By David B. Schreiner
A common word for “mountain” in the Greek New Testament is oros, and Matthew uses it more than any other book. Technically speaking, oros is an imprecise term that can refer to anything from a hill to tall mountain.1 Of the four Gospels, Matthew leads the way with 16 occurrences of oros (Mark has 11, Luke 14, and John five). Clearly, the Gospel writers remember how mountains were an important backdrop for Jesus’ ministry.
A strategic setting
The first passage in Matthew featuring a mountain is the temptation narrative (Matt 4:1–11). Satan leads Jesus to a “very high mountain” and offers him “all the kingdoms of the world and their splendor” (4:8). It’s a temptation of global lordship, if only Jesus would declare allegiance to God’s adversary. Of course, Jesus flatly refuses. Mark’s account of this episode doesn’t mention the setting (Mark 1:12–13), while Luke’s version has only a vague reference to a mountain: “Then the devil led him up and showed him in an instant all the kingdoms of the world” (Luke 4:5). This suggests a tendency in Matthew’s Gospel to emphasize mountains as settings for strategic moments in Jesus’ ministry.
Other passages in Matthew support this idea. In chapter 5, at the start of the Sermon on the Mount, we read that Jesus ascended an unnamed oros to teach. This setting is emphasized again at the end of the sermon, as Jesus encounters great crowds and people craving to be healed when he comes down the oros (Matt 8:1). Similar to the temptation narrative, Luke gives this sermon a different context, further supporting the notion that mountains play an important role in Matthew’s Gospel.2
Matthew 15:29 recounts Jesus passing along the Sea of Galilee and ascending another unnamed oros, where large crowds, including the sick, meet him. He heals the mute, the lame, the blind, and others. The text says the crowd was amazed, which recalls the amazement of Jesus’ audience as they listened to his mountaintop sermon eight chapters earlier (7:28).
Mountains also offer Jesus a secluded place to get away from the crowds. Immediately after feeding the 5,000, Jesus sends away the crowds and even his disciples and goes up to an oros to pray (14:22–23). In the evening, he descends the mountain and walks on the Sea of Galilee. The accounts in Mark and John also make a connection between praying on a mountain and walking on the water (Mark 6:46; John 6:15).
Mountains were perceived as places where heaven and earth met, where the deities lived and issued their decrees, and where cosmic forces did battle. In Jewish tradition, the idea of a cosmic mountain shaped how people thought about Mount Sinai and the Temple Mount in Jerusalem.[/pullquote]
Jesus again ascends to a “high mountain” in Matthew 17:1, and this time Peter, James, and John accompany him. Here Jesus is transfigured and suddenly joined by Moses and Elijah. Then a voice from a cloud declares him to be God’s beloved Son and commands the three disciples to heed his words (17:5).
Another important mountain in Matthew is the Mount of Olives, which functions as a staging area during the week leading to Jesus’ crucifixion—a place where he regularly returns and educates the disciples on the coming events (21:1; 24:3; 26:30). Matthew’s closing scene takes place on an unnamed mountain in Galilee, where the resurrected Jesus gives his Great Commission to the disciples (28:16).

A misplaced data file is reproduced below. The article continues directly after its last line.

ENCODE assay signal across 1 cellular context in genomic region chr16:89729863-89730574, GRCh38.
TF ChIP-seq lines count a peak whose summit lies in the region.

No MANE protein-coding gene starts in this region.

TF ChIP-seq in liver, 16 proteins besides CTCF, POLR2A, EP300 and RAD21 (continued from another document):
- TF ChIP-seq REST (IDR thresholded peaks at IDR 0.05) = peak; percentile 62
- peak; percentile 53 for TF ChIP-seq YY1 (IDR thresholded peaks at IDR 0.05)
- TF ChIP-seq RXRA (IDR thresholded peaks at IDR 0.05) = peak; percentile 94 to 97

It’s one thing to observe that mountain settings play an important role in Matthew. But what’s the significance behind them? To answer that question, we have to consider what mountains meant to people in the ancient world.
Mountains were perceived as places where heaven and earth met, where the deities lived and issued their decrees, and where cosmic forces did battle.3
In Jewish tradition, the idea of a cosmic mountain shaped how people thought about Mount Sinai and the Temple Mount in Jerusalem.4 These same views are reflected in Matthew’s Gospel. In fact, Jesus’ accomplishments on certain mountains in Matthew line up with the key features of a cosmic mountain:
- On a very high mountain deep in the Judean wilderness, Jesus overcomes evil and proves himself ready to carry out God’s redemptive plan.
- Later in his ministry, Jesus prepares himself to strike a devastating blow against sin and Satan by spending his final days on the Mount of Olives.
- On the Mount of Transfiguration, heaven and earth collide in a way that recalls Mount Sinai—with clouds, proclamations, and even the presence of Moses.
In Matthew 5–7, when Jesus gives his most famous sermon on a mountainside, he presents a new standard for defining God’s kingdom and God’s people. The setting portrays Jesus as a second Moses and reflects the tradition of divine decrees being issued on cosmic mountains. Even the crowds encounter the very presence of God Almighty on a mountain as Jesus heals the masses.
There is one final nuance associated with Matthew’s use of mountains. Instead of focusing on one particular mountain, Matthew features several mountains as settings for important events. This suggests that a person—not a fixed geographical point—holds the key to understanding how the heavenly realm will break into the earthly realm. The real significance isn’t where, but who.
David B. Schreiner teaches Old Testament at Wesley Biblical Seminary in Jackson, Mississippi. He is currently researching 1 and 2 Kings and recently published Pondering the Spade: Discussing Important Convergences between Archaeology and Old Testament Studies (Wipf & Stock, 2019).
This post originally appeared in the January/February 2020 edition of Bible Study Magazine.
Scripture quotations are from the New Revised Standard Version.
- BDAG, 724.
- Most notably Jon D. Levenson, Sinai and Zion: An Entry into the Jewish Bible (San Francisco; HarperCollins, 1985).